There is so much positive news around us – we just have to look for it.
The predisposition we all have to focus on the negative is almost ingrained into our nature and is reinforced through mass media messaging. Bad news does sell papers. That is just the capitalistic nature of our world.
In spite of that – I wanted to share with you some great things we as a business are doing in our sphere of influence to add some positive vibes into the mix.
Partnering with the Blind Low Vision Foundation of New Zealand to access resources that would otherwise not be overtly considered is something we are proud to be doing.
To that end, there may be some myths worth busting about those who are differently abled when it comes to working and the workplace. Herewith follows some answers* to some frequently asked questions:
Question 1: How do blind people and those with low vision do their job?
They usually do their job in a similar way to their sighted colleagues. Employees who are blind or have low vision may use a range of adapted skills and tools to enable them to complete tasks required of their job.
Question 2: What tools do they use?
With advances in technology, work tasks for people who are blind or have low vision are becoming more and more accessible.
People who are blind or have low vision can access information by using text-to-speech or screen-magnification software on their computer, for example. There are also devices such as speech enabled smartphones and tablets, personal organisers and electronic magnifiers.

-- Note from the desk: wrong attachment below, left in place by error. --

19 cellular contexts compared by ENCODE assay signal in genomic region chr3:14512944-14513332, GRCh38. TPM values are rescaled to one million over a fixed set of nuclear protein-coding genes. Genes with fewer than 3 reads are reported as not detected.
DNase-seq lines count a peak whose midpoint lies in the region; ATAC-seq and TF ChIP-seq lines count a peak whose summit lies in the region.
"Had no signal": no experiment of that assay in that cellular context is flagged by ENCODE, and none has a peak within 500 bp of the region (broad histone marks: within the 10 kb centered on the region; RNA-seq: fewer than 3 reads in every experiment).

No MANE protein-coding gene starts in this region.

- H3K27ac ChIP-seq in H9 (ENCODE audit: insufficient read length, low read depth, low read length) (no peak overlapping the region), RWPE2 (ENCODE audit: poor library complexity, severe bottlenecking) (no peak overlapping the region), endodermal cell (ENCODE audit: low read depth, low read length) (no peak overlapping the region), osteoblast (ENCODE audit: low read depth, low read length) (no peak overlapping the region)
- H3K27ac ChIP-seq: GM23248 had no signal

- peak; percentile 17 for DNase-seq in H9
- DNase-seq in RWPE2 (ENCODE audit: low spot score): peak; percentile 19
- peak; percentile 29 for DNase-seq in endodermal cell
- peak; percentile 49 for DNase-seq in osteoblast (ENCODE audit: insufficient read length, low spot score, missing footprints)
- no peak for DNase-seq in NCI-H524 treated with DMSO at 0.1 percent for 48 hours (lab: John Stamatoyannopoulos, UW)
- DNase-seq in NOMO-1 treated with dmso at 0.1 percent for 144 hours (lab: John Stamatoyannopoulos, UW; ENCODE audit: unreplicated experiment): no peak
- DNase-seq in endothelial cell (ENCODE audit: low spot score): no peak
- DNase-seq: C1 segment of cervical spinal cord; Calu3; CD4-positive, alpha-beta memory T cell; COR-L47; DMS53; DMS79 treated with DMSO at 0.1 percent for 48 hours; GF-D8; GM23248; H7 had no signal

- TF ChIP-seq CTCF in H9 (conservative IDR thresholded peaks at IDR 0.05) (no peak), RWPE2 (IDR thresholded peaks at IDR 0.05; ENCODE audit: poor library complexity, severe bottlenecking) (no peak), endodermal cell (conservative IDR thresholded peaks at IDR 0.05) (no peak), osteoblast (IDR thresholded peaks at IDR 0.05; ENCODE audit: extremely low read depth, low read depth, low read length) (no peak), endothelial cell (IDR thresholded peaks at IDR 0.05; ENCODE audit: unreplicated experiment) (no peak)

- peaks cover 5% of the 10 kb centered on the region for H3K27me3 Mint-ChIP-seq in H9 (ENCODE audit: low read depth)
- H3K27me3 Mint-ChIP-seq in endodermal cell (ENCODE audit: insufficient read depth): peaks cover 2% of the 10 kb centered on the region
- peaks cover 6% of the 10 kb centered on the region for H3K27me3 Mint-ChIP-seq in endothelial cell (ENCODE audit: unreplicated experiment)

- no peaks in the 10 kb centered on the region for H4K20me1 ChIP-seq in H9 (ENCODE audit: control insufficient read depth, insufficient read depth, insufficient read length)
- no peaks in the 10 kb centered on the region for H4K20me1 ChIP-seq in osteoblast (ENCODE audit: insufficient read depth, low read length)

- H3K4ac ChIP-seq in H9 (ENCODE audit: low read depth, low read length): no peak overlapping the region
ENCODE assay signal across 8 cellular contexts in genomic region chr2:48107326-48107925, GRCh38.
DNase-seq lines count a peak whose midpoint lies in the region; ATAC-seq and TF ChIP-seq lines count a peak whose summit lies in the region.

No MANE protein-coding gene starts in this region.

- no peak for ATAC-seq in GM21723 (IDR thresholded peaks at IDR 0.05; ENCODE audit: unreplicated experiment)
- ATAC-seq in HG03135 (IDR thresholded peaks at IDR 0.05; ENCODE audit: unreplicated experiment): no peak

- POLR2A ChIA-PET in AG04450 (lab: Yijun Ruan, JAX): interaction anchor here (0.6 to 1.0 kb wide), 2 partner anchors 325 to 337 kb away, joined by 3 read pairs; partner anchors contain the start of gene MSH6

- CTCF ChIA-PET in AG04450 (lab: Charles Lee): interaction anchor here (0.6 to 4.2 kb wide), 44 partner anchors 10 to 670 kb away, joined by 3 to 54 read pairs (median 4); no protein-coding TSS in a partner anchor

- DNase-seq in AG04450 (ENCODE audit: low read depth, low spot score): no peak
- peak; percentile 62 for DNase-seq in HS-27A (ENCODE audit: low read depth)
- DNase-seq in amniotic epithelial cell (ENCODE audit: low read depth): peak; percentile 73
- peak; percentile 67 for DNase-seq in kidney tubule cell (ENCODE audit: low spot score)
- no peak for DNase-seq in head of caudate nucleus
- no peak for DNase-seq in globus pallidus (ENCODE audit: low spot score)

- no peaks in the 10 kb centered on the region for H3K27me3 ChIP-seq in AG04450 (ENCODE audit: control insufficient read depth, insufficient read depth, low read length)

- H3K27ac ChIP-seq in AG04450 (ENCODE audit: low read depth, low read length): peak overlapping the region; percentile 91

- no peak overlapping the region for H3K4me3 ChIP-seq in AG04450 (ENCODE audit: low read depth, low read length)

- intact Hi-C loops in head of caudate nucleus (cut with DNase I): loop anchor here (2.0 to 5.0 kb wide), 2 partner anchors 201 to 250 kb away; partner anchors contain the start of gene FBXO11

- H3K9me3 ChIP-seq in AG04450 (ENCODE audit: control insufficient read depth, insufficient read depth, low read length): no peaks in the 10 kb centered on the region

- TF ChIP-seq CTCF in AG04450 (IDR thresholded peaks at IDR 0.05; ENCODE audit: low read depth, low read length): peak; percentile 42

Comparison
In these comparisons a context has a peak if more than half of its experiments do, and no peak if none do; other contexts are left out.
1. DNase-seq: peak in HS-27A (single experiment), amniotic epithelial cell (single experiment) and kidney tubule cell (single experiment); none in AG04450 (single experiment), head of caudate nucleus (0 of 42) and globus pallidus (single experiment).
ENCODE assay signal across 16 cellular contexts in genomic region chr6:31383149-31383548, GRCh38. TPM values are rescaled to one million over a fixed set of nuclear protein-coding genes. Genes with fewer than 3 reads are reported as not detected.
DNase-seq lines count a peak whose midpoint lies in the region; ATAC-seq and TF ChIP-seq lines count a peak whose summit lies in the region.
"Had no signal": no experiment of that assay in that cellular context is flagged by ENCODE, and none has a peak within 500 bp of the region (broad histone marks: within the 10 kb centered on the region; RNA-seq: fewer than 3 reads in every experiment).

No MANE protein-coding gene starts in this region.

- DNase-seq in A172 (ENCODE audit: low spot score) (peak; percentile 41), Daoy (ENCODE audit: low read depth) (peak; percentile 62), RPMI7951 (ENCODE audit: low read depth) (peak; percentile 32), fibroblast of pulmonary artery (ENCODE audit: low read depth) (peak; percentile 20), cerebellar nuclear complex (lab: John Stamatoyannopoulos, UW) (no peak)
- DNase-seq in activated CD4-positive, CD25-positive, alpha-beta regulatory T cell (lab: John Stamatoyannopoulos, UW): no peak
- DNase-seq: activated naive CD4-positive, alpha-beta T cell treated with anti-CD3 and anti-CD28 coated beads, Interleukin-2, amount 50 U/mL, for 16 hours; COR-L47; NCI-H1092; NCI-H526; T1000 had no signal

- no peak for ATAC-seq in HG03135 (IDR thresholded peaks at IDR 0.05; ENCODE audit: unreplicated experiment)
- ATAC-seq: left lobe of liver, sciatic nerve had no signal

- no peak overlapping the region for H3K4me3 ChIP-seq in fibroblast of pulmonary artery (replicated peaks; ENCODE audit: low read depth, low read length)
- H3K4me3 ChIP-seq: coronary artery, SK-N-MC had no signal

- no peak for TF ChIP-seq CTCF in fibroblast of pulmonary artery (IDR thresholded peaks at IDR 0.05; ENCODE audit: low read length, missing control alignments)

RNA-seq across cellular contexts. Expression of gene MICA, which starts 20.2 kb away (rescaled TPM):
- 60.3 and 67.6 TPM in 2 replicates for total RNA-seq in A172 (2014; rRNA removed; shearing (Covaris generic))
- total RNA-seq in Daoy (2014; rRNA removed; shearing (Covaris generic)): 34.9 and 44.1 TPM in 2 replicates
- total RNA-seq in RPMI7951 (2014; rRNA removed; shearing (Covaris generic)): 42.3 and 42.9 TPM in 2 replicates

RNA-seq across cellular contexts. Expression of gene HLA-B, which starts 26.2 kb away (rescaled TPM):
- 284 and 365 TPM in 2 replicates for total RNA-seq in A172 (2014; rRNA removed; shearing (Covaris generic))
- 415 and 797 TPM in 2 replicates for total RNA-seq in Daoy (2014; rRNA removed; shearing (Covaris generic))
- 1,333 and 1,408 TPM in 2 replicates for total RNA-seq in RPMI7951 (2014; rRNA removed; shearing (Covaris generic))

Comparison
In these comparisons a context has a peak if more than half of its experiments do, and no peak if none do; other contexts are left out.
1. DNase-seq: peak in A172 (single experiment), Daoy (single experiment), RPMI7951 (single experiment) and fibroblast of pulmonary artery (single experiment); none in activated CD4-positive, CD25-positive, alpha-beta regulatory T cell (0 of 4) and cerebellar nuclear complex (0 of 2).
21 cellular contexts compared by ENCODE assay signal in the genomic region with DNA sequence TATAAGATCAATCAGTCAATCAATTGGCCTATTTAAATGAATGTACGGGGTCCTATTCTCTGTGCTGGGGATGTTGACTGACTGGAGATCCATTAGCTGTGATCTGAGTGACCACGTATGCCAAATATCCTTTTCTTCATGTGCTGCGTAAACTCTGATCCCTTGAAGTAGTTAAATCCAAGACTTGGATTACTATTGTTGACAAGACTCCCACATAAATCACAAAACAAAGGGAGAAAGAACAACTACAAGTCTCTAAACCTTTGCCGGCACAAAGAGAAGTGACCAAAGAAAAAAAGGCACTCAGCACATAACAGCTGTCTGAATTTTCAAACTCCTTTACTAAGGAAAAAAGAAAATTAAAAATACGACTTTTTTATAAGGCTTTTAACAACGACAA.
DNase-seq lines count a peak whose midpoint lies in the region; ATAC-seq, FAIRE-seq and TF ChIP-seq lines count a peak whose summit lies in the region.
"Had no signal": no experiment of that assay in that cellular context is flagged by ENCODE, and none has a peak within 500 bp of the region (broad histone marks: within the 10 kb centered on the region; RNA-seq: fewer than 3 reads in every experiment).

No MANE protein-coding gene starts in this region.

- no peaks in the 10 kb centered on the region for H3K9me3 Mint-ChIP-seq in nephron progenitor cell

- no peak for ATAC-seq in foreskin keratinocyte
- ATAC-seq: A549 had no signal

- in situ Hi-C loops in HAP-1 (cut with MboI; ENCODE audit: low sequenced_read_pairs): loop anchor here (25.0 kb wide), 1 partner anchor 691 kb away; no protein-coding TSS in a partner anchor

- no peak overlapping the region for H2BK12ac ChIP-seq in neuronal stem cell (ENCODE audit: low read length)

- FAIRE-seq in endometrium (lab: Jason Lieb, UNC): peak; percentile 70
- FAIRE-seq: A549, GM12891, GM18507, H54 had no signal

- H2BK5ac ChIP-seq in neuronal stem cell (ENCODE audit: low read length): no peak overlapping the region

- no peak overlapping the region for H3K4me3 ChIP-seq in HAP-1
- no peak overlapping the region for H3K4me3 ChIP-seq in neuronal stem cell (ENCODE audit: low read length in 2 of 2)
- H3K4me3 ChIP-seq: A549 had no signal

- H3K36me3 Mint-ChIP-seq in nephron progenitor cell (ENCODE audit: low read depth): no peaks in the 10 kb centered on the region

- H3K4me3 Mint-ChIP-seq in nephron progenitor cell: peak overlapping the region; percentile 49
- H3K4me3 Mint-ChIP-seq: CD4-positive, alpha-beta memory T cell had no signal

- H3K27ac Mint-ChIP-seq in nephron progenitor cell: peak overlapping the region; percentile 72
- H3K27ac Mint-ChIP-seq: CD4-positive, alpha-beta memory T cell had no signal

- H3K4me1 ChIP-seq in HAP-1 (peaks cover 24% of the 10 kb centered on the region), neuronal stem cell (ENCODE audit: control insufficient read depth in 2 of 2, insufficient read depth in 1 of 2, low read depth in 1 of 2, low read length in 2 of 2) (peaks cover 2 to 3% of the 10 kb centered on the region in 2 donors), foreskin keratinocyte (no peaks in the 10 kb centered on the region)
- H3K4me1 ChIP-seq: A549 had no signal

Apple, Microsoft Windows and Android devices are all quite accessible for users who are blind or have low vision. The range of software and apps is also increasing rapidly.
Question 3: What jobs can blind people do?
With the right training, equipment and support, people who are blind or have low vision can enjoy the same career prospects as anyone else. Jobs where good vision is essential – being a pilot, for example – are obviously off limits, but that’s about it. Otherwise, they can work successfully and productively in just about any role.
Question 4: Can blind people compete with sighted people for the same job?
Absolutely. Blind workers and those with low vision can be just as skilled, qualified, dedicated, safe and eager to work as other people. International research backs this up.
Question 5: How will a blind person get to work?
If a person who is blind or has low vision is ready to work, he or she has likely been travelling independently for some time. They may take public transport or a taxi, walk or have a driver. Getting to work is the person’s responsibility – just as it is for other staff.
So there you have it – being differently abled in a technologically able world has bridged what would otherwise be considered a gap or barrier to entry into the work force – and this is something to celebrate and we at Emergent are proud to be part of this enablement.
What is your business doing to be more inclusive in the workplace? Let me know in the comment section – would love to hear from you.
*Answers to the questions obtained from Blind Low Vision NZ.